Chou: What was preventing was the supportability of the vendors. Vendors had their own way, and it'd been working for them -- namely Cisco -- so they had no incentive in changing. But then, five to 10 years ago, we had these disruptors -- Arista, open source operating systems, like VyOS -- all of them starting from day one because they didn't have the history or baggage. They were able to start from a model of structured output, where it has a centralized database or better state management. It brought out the better parts of Cisco to catch up to that. That was the first hurdle: the supportability from the vendor.
Now that the support is there and the capability from the hardware is there, now, the restriction becomes having the rest of the human capital catch up to that trend. Sometimes, the knowledge is there, but the hardware capabilities aren't. Sometimes, the hardware capability is there, but the soft part is not. It's not a black-and-white thing, of course -- sometimes, it's intertwined. In networking, we have these standards bodies, and we have these interoperability issues. So, I think, to a lesser extent, it's the lack of standards, the lack of interoperability, because everybody has their own agenda.
How can the industry promote API interoperability?
Chou: One thing we could do -- and what we're doing -- is educate more people about the benefits of APIs and let them make their own decisions about which way is better. Obviously, I'm biased -- I have my own opinion and preferences. But what I try to do, and I think a lot of other people try to do, is present a story and let people decide whether RPC [Remote Procedure Call] is the right way to go or Rust is the right way to go. Or whether you want to use XML or you want to use JSON.
I think we're on the right track, and we're getting people to form their own opinion and form consensus about what they want, at least at the baseline. We don't want to come to a world where everybody conforms to the lowest common denominator. But, at the same time, we have a baseline. We're all smart people that we could agree on a platform and, at the same time, allow innovation to happen by having these platforms that could signal the vendors' advantages and disadvantages.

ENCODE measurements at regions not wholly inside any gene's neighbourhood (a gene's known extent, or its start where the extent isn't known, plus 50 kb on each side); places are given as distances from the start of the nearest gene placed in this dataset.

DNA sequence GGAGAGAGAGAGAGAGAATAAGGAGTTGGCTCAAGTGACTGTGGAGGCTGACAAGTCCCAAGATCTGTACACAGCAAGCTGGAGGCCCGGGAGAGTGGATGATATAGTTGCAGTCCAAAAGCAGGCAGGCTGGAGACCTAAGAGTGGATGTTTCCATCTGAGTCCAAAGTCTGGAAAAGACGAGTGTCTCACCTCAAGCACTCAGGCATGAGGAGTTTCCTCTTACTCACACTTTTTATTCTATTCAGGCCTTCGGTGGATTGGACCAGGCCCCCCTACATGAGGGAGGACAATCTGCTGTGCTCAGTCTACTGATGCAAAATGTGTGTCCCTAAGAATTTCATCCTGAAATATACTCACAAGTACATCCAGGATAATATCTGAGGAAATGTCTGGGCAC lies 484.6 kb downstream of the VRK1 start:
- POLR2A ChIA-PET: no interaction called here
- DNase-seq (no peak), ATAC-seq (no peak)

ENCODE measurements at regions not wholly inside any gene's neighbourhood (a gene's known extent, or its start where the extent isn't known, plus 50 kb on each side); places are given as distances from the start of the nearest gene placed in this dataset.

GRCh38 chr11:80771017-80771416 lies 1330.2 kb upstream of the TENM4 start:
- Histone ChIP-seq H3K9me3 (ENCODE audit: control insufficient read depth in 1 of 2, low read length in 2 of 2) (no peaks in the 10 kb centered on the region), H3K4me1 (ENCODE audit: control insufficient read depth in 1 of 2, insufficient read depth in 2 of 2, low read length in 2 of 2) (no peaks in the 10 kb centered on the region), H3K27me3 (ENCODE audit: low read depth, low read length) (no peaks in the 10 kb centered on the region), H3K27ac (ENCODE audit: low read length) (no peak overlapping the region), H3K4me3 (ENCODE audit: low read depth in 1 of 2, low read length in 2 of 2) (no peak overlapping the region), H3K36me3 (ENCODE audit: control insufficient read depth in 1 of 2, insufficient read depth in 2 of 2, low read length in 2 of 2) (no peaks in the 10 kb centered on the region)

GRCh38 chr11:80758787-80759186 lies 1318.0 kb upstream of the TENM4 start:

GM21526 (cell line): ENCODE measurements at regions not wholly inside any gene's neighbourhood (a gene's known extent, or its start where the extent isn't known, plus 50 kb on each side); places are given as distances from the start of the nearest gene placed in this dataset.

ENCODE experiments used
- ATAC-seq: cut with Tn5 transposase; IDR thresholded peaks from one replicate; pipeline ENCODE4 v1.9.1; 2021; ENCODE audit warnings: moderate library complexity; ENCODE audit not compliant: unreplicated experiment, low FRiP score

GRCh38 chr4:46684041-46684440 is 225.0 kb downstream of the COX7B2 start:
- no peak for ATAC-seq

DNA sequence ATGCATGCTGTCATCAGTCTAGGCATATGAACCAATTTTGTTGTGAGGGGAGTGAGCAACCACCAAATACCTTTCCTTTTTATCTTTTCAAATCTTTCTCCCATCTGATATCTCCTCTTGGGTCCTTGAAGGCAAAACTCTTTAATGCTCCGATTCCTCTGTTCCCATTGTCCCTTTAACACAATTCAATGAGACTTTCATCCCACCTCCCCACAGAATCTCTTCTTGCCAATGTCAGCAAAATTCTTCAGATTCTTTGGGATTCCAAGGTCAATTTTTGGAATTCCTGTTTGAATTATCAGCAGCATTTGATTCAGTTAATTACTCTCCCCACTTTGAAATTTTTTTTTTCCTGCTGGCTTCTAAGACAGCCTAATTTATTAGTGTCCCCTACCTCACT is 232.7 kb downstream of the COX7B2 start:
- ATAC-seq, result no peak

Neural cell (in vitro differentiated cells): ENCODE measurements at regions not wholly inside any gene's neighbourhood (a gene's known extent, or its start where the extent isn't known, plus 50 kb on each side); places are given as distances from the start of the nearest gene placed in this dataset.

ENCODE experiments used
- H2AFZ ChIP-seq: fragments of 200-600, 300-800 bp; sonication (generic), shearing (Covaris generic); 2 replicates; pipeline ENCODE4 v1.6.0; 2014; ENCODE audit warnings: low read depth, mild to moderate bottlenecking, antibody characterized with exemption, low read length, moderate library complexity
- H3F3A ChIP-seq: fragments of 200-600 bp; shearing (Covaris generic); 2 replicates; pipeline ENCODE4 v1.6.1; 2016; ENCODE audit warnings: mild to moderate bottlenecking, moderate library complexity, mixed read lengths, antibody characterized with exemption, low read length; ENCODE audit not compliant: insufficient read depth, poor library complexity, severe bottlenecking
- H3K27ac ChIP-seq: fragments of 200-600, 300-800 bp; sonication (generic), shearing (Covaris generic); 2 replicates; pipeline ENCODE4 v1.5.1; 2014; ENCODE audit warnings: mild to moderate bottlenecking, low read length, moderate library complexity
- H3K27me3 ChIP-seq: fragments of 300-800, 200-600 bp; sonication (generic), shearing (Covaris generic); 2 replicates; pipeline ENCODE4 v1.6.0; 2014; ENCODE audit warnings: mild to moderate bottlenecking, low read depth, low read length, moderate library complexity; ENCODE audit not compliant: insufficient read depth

Why is the chapter on APIs and intent-based networking so important?
Chou: If you look at the flow of the book, in the first two chapters, I covered the basics, which is necessary but kind of boring. This is the first chapter that presents actual scripts you could use tomorrow in your day job. Chapter 3 also covers different vendors. So, going back to what I was talking about with presenting the story. I am not making a judgment about Juniper using XML versus Cisco using YAML or JSON or whatnot. But it presents different vendor examples, so the readers are able to see what's similar and what's different about them. They're able to take it in and use it for their day job but, at the same time, observe the similarities and differences.
What was the biggest mistake you made when starting network automation, and what did you learn from it?
Chou: I think the biggest mistake -- that I later found out was false -- was that everything has to work right out the box, thinking that I have to reach a certain stage before I could make it useful. But the truth is you can start small and find small wins.
When I first started with Perl, it was very frustrating. It doesn't fit the way my mind was thinking, but I was hoping to make something useful out of it. I would start and stop, always thinking I have to reach this certain grand stage before Perl could help with my job.
But I changed that attitude when I touched Python and found out where I could start small and just tweak one or two little things that would help me and perhaps my co-worker as well. [Python] isn't just a language that's meant for web development or data science, network automation, DevOps and so on. In that regard, it's as if the language grows with you. I certainly didn't plan it that way, but it worked out that way.